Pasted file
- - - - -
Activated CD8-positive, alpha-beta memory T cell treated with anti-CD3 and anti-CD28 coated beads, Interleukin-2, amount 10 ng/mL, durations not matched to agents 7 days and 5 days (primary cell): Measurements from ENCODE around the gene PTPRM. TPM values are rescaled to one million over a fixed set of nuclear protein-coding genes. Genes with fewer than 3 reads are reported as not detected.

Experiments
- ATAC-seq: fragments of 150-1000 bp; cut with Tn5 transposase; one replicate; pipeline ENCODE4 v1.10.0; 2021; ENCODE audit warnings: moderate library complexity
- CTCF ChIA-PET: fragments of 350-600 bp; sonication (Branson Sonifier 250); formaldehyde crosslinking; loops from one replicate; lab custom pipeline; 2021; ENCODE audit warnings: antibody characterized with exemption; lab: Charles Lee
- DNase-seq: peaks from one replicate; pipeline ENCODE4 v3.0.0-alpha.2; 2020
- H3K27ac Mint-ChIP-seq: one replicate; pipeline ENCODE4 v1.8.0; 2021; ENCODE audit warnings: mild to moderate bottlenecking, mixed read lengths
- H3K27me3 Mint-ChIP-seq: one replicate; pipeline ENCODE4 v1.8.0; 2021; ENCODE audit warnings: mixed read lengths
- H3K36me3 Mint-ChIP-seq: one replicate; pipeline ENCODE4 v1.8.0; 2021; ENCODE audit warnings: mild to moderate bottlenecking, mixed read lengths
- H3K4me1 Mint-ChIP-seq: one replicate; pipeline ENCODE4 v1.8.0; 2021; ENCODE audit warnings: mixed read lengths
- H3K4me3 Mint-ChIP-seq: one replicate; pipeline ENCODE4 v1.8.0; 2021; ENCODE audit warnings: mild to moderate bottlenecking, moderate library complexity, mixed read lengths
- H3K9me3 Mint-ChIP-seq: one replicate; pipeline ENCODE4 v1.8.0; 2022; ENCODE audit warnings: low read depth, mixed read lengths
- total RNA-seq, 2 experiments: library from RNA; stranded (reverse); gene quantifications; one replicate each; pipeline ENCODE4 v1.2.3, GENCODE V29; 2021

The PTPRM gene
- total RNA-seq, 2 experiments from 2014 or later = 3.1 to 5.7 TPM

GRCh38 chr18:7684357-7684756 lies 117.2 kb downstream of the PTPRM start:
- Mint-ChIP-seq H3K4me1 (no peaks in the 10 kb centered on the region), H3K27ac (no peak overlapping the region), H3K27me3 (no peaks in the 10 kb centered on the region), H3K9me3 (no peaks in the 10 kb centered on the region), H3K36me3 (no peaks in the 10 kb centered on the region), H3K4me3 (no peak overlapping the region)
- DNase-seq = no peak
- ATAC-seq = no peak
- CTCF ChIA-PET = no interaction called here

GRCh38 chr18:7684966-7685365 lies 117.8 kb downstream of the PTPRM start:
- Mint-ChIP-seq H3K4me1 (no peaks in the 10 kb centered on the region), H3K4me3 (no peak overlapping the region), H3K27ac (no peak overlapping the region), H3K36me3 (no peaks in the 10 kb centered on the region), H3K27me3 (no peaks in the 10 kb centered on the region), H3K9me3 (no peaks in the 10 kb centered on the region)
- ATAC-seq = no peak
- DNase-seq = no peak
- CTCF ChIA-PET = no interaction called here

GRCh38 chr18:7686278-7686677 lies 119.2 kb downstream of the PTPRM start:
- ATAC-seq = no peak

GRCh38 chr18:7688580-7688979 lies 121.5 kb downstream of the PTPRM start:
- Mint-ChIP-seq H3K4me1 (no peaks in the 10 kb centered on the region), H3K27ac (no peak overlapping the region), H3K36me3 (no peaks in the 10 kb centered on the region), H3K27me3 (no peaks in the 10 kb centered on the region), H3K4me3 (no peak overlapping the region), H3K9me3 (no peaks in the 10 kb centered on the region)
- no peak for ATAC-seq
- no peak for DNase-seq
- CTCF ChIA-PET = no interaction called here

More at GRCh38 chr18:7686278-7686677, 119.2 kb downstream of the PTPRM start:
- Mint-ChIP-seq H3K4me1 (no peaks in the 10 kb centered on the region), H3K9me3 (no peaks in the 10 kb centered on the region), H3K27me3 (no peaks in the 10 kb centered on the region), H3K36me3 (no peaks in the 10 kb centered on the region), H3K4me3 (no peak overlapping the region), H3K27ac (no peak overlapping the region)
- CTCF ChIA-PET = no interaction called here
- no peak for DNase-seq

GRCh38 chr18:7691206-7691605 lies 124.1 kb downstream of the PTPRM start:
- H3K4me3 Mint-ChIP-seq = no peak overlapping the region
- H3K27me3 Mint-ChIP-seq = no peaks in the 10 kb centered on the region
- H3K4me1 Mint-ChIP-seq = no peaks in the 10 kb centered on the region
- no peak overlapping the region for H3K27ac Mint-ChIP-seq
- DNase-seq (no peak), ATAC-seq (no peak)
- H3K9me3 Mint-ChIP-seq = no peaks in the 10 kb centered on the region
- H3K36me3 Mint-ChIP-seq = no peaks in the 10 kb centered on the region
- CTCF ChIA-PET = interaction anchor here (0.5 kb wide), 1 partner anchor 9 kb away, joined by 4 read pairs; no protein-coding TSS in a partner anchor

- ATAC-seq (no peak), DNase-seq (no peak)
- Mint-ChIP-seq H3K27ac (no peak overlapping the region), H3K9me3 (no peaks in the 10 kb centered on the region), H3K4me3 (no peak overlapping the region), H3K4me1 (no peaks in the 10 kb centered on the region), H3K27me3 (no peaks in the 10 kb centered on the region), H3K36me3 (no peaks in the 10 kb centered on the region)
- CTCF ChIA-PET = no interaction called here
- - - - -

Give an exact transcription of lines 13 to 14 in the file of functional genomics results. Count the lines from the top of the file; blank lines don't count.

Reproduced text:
The PTPRM gene
- total RNA-seq, 2 experiments from 2014 or later = 3.1 to 5.7 TPM